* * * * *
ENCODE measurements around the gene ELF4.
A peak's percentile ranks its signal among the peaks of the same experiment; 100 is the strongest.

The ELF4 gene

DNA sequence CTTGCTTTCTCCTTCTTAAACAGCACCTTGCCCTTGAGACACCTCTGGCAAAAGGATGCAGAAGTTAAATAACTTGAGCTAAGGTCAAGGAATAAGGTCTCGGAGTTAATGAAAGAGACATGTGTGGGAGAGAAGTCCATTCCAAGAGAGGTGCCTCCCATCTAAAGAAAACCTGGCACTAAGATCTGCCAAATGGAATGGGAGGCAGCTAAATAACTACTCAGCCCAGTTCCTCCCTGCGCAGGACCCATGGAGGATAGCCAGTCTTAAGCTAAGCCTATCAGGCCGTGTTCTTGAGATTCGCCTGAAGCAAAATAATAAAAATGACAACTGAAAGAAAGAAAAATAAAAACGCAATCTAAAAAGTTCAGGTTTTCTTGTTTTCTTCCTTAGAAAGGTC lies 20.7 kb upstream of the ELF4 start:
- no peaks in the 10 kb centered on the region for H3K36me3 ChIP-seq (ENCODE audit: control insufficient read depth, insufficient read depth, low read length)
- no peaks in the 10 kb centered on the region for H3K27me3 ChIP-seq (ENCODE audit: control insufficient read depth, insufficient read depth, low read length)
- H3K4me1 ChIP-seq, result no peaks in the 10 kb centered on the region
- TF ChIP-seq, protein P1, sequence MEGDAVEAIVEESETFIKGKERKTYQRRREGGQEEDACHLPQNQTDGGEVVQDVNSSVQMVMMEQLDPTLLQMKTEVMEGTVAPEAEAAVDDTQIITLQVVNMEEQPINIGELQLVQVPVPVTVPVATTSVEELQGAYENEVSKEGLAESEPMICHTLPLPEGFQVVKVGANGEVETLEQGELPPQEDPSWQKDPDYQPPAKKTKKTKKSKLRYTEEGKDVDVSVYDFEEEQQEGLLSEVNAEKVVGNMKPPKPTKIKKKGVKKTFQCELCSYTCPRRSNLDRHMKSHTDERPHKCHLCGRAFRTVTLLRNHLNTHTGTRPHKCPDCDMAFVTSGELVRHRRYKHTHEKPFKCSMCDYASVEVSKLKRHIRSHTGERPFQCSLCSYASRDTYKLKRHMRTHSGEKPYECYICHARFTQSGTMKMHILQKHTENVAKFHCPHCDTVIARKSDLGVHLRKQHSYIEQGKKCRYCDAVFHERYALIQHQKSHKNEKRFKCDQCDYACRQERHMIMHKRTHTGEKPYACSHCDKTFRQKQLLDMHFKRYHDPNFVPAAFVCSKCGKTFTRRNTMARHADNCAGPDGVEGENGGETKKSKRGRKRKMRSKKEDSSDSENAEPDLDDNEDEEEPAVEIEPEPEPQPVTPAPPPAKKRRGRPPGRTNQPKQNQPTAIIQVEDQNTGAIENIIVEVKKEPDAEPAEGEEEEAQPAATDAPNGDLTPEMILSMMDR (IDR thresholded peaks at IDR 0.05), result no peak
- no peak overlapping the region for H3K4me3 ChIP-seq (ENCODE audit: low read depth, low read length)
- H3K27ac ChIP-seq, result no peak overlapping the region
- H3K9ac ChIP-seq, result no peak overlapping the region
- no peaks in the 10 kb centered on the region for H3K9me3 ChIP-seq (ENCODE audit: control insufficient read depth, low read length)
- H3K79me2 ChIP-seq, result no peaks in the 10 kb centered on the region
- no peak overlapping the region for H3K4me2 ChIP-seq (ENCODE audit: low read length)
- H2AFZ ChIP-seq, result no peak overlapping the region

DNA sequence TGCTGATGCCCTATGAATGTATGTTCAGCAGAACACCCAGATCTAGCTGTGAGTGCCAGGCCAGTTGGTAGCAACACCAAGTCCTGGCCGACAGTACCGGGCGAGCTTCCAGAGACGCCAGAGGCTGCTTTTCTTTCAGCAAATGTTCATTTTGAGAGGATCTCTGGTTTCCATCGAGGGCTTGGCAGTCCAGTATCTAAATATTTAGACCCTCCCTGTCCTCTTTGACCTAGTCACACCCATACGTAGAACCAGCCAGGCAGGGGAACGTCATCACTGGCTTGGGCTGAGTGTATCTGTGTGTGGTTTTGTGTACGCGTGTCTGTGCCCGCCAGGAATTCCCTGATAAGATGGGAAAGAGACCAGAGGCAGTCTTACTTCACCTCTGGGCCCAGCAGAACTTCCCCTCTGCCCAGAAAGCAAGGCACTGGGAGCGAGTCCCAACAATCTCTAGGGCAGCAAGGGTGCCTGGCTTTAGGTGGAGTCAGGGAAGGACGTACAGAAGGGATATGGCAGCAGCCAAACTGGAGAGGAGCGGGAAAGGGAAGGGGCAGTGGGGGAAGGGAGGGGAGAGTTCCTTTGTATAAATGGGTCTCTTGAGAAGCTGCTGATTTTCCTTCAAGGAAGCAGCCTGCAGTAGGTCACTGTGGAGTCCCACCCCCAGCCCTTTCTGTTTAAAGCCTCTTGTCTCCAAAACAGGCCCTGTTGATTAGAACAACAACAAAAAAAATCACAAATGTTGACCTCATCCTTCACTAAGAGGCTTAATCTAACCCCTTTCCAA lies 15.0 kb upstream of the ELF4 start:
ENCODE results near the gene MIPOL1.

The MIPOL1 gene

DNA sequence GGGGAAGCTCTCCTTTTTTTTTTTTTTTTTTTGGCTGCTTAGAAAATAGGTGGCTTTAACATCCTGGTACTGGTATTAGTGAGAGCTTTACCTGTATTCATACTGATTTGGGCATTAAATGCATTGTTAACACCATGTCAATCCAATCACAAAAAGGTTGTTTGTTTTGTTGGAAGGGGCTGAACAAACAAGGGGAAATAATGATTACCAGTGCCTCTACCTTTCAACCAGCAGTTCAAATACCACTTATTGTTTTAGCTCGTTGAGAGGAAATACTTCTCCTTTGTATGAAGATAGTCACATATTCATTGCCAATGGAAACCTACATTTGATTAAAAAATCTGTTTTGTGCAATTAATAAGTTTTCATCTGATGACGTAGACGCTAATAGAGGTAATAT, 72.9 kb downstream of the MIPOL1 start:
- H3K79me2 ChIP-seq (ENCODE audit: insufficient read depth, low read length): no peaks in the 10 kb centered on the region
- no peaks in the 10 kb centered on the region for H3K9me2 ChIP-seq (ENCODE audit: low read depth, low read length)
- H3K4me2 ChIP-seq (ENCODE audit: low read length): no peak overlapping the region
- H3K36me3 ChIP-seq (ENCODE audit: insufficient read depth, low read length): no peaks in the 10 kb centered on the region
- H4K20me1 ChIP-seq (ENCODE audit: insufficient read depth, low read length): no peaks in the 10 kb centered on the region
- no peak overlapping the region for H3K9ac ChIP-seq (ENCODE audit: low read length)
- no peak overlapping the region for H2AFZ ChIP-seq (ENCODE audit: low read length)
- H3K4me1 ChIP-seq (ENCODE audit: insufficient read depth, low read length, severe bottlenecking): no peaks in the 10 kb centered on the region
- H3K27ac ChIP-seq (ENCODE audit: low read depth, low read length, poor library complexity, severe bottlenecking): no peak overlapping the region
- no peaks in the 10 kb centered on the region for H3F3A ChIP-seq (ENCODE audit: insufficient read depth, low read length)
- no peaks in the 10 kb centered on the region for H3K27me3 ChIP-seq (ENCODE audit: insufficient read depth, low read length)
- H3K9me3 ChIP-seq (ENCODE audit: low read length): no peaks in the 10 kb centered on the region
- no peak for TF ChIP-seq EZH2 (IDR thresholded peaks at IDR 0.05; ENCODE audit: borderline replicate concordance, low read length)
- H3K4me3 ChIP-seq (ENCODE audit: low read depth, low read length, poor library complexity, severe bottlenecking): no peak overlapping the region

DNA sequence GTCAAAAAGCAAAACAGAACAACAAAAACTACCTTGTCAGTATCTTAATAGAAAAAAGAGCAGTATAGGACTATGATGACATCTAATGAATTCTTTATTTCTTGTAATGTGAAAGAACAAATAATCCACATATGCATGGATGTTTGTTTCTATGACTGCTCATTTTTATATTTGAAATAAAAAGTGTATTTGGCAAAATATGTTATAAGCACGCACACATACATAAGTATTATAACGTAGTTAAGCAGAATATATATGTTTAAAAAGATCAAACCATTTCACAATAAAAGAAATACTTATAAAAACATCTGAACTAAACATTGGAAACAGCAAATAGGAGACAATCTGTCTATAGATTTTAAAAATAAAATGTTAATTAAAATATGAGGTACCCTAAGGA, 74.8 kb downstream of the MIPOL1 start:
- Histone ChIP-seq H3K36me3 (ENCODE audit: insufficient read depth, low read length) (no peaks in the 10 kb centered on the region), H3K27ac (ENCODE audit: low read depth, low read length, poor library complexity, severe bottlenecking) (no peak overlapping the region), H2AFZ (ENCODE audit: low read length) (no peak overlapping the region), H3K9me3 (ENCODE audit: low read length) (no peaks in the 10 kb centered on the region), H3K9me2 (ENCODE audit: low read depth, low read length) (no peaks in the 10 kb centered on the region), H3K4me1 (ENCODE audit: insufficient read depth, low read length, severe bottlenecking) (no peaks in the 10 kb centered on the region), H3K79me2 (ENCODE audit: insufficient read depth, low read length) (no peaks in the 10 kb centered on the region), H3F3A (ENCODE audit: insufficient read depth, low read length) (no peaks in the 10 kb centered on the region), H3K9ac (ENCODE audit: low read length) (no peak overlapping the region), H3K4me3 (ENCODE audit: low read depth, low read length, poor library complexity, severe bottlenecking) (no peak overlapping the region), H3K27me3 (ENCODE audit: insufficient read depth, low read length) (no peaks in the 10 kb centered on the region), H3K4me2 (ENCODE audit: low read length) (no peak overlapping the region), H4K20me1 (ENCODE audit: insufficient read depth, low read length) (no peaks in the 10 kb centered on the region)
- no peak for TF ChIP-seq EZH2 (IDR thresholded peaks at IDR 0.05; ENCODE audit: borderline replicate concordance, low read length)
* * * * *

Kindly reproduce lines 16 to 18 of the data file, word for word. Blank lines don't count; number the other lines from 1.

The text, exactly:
DNA sequence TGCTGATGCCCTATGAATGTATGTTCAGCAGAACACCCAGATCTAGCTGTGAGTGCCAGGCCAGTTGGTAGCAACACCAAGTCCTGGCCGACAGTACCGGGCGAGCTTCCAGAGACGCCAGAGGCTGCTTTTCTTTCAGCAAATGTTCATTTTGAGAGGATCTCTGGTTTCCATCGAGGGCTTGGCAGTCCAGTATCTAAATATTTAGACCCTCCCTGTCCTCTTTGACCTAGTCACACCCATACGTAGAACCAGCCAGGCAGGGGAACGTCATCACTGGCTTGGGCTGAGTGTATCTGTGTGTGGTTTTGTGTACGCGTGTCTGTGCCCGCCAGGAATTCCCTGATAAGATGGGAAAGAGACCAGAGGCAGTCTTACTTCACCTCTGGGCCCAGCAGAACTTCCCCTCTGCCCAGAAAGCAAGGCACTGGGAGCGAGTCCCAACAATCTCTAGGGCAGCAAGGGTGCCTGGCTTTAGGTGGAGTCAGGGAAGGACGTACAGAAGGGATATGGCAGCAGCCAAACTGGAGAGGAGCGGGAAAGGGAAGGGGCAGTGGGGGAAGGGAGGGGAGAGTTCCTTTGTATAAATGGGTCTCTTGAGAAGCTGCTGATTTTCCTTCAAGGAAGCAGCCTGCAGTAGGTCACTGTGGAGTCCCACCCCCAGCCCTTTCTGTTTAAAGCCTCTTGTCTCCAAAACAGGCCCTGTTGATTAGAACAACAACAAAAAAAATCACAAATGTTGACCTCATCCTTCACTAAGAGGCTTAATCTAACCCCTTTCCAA lies 15.0 kb upstream of the ELF4 start:
ENCODE results near the gene MIPOL1.

The MIPOL1 gene